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A man examines his testicles.
Testicular self-examination is a recommended medical practice by which external feeling of the testicles can act as a first-warning for testicular cancer.
Procedure and Diagnosis
Men from puberty onwards should examine their testes after a hot shower or bath, when the scrotum is looser, and while standing. They should first examine each testicle separately, feeling for lumps, and then compare them to see whether one is larger than the other. By doing this each month, males will become familiar with what is normal for them.
Their testicles should be examined by a doctor if they notice any of the following:
- a lump in one testicle
- pain or tenderness in the testicles, then, later, in the scrotum, penis, and near the inguinal (groin area) lymph nodes and in the thighs; in distant metastatic illness, in the back or chest (usually pain is seen later in the course of the cancer)
- blood in semen during ejaculation (a small amount once is not necessarily cause for worry and rarely is caused by testicular cancer; when it does occur it may be later in the course of the cancer or may occur if a blood vessel has been injured) or blood in the urine (hematuria, which is nearly always pathological and should be investigated by a doctor in any event)
- build-up of fluid in the scrotum
- a change in the size of one testicle or the relative sizes of the two (but it is normal for one testicle to be (and stay) slightly larger than the other, and for one to hang slightly lower than the other)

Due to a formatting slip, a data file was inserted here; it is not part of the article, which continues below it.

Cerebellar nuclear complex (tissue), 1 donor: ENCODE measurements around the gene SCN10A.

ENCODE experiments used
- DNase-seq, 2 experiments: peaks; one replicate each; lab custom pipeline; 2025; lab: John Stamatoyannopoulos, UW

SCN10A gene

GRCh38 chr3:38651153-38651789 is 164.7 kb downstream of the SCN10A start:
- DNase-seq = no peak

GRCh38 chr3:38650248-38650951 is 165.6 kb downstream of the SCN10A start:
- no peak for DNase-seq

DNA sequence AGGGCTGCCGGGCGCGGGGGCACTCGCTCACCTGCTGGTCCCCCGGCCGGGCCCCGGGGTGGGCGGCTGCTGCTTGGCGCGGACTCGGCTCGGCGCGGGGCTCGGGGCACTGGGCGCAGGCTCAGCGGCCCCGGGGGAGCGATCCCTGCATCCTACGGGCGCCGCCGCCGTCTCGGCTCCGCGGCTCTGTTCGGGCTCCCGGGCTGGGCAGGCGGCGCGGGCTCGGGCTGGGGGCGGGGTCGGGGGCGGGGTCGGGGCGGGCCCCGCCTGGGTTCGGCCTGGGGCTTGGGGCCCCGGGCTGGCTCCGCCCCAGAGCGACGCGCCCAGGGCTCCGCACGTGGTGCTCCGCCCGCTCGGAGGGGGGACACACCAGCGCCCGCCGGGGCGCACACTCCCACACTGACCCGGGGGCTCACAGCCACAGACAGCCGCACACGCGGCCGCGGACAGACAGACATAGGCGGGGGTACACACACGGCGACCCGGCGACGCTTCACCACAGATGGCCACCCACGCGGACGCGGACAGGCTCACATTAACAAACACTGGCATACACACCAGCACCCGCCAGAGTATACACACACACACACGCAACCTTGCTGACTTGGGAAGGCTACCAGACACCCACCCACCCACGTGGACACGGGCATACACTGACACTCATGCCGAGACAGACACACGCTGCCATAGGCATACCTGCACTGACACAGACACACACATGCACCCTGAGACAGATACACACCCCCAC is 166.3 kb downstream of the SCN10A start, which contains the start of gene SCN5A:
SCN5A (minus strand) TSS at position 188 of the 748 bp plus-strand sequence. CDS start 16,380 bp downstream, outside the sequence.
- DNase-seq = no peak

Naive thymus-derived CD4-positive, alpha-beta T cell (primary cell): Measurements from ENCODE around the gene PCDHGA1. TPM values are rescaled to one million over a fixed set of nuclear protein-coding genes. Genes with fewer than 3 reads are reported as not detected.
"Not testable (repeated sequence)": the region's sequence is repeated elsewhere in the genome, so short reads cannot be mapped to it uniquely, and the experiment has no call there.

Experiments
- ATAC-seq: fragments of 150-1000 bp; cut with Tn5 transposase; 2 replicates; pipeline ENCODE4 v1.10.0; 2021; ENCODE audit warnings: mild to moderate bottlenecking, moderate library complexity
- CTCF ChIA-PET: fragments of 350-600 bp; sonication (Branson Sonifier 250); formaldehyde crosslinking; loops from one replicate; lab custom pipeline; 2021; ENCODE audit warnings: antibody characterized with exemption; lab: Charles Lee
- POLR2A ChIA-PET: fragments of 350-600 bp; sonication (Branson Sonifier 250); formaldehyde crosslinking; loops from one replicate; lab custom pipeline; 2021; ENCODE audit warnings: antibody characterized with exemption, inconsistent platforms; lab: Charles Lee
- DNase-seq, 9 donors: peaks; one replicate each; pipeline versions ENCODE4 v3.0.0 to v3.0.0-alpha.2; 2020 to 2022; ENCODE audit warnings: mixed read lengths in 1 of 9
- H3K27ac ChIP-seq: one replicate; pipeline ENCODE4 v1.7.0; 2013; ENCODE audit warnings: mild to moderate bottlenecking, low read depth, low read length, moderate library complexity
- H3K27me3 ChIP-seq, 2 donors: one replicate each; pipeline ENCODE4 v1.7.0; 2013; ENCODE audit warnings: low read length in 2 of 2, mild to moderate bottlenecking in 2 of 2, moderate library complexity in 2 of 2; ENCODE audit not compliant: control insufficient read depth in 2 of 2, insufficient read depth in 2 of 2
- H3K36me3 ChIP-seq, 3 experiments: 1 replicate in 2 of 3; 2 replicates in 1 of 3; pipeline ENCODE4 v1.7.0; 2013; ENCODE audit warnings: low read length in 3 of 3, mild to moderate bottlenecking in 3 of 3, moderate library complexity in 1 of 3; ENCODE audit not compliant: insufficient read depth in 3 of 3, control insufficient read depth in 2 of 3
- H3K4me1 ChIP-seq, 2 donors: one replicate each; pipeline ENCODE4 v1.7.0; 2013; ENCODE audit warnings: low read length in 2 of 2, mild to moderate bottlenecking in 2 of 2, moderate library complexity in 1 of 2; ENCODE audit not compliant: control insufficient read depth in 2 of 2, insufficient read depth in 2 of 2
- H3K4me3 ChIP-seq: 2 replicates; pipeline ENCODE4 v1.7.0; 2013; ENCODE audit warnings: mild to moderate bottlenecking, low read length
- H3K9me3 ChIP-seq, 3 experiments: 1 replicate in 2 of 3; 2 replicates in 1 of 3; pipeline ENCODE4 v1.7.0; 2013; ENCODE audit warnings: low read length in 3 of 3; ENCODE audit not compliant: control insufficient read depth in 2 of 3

Some symptoms of testicular cancer (which is usually painless, however, in the early stages are common to other disorders of the male urinary tract and reproductive organs, which may also need medical attention from a doctor. These include hydrocele testis, a varicocele, a spermatocele, other genitourinary cancers, urinary tract infections or sexually transmitted infections, or testicular torsion. These are all conditions that should be investigated by a doctor; some of these disorders need quick treatment to preserve reproductive and urinary function and one's health and life.
Awareness and Aversion
Testicular self-examination has generally low rates of practice in part because males are poorly informed, but also because of psychological aversion. Comparatively woman are more diligent in performing breast self-examination than men. A person's likeliness to perform self-examination is related to their fear of developing cancer. In addition to sex there is some reason to believe that socioeconomic factors also relate to frequency of examination.
Sometimes, if a young adult male has a spouse or partner, they will perform or assist in the exam, which then may be done also as a form of sex play and/or foreplay. Detection, treatment, and cure rates of male genitourinary disorders, like other male health problems, are higher if both the young adult male and his spouse or partner are actively involved in the process (their spouses or partners often are the ones that spot the disorder, and then convince their male spouse or partner to get it treated, when it may not have been discovered and dealt with without them).
- "Testicular Cancer Self Examination". The Institute of Cancer Research. Retrieved April 17, 2012.
- "Testicular self-examination". U.S. Department of Health and Human Services National Institutes of Health. Retrieved April 17, 2012.
- Rudberg, Lennart MSc, RN, RNT†; Nilsson, Sten PhD, MD; Wikblad, Karin PhD, BM, RN; Carlsson, Marianne PhD (July/August 2005). "Testicular Cancer and Testicular Self-examination: Knowledge and Attitudes of Adolescent Swedish Men". Cancer Nursing 28 (4): 256–262.
- Katz, Roger C.; Meyers, Kelly; and Walls, Jennifer (March 1995). "Cancer awareness and self-examination practices in young men and women". JOURNAL OF BEHAVIORAL MEDICINE 18 (4): 377–384. doi:10.1007/BF01857661.
- Wynd, Christine A. (September 2002). "Testicular Self-Examination in Young Adult Men". Journal of Nursing Scholarship 34 (3): 251–255. doi:10.1111/j.1547-5069.2002.00251.x.